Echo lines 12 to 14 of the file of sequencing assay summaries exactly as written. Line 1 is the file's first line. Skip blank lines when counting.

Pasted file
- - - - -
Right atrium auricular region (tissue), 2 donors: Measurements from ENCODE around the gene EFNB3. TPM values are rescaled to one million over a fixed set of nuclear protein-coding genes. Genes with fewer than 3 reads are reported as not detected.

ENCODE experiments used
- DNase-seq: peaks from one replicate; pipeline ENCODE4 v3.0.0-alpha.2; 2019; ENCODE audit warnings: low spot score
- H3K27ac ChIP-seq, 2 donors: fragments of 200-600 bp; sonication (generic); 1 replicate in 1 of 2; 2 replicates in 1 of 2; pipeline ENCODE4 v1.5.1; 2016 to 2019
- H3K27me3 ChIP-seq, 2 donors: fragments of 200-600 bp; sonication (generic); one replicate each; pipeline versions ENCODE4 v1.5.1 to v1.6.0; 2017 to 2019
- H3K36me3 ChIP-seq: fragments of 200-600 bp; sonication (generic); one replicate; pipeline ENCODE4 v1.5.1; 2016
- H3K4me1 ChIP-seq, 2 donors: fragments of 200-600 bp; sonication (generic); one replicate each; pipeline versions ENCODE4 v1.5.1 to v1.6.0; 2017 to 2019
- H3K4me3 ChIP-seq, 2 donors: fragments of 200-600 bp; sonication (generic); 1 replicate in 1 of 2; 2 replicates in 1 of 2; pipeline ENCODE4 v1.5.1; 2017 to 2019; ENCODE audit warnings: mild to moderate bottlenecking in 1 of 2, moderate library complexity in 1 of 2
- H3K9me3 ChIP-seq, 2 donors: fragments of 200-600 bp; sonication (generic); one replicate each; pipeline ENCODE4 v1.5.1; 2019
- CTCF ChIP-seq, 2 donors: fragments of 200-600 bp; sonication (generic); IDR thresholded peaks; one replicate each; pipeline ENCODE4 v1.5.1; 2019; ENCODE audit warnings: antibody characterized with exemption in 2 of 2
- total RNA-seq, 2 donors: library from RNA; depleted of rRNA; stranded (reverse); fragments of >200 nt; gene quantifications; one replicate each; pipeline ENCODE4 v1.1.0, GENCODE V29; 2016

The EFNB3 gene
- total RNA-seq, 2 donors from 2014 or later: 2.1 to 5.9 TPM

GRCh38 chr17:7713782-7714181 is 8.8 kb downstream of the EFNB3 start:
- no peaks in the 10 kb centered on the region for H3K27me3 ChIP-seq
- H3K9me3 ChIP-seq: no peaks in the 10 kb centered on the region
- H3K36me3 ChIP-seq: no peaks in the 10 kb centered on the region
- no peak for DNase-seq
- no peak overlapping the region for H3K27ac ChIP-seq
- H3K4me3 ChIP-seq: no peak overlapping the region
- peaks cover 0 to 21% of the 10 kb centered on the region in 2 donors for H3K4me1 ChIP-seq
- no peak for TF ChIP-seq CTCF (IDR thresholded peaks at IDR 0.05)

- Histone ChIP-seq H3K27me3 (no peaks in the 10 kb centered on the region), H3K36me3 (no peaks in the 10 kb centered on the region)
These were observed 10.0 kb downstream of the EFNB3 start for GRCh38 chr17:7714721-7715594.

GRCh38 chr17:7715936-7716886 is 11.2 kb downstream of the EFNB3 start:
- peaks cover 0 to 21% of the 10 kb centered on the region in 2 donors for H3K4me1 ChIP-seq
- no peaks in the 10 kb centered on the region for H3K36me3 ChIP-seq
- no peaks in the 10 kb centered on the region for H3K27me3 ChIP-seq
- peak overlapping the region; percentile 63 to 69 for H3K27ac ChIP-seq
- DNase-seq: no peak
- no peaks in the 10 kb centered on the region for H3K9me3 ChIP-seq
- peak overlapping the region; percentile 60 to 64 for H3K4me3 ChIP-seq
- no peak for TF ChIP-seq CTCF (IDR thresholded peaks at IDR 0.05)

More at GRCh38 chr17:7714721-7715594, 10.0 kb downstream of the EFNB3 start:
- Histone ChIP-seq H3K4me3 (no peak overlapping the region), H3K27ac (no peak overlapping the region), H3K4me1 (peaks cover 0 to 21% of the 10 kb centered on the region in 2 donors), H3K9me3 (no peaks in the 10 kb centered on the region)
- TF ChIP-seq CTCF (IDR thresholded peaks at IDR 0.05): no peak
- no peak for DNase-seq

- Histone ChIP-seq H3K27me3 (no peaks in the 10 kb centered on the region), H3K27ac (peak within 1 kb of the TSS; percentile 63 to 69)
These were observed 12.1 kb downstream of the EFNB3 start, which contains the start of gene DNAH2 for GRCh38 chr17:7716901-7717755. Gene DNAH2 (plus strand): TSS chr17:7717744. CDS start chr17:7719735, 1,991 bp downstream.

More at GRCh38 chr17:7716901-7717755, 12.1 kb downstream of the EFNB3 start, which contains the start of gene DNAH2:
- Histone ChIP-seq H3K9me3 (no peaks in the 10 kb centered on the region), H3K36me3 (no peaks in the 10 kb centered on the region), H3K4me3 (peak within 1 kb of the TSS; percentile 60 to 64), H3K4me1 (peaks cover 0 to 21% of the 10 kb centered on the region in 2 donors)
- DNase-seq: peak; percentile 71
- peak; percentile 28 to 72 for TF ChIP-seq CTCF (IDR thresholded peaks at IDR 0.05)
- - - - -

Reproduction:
The EFNB3 gene
- total RNA-seq, 2 donors from 2014 or later: 2.1 to 5.9 TPM

GRCh38 chr17:7713782-7714181 is 8.8 kb downstream of the EFNB3 start: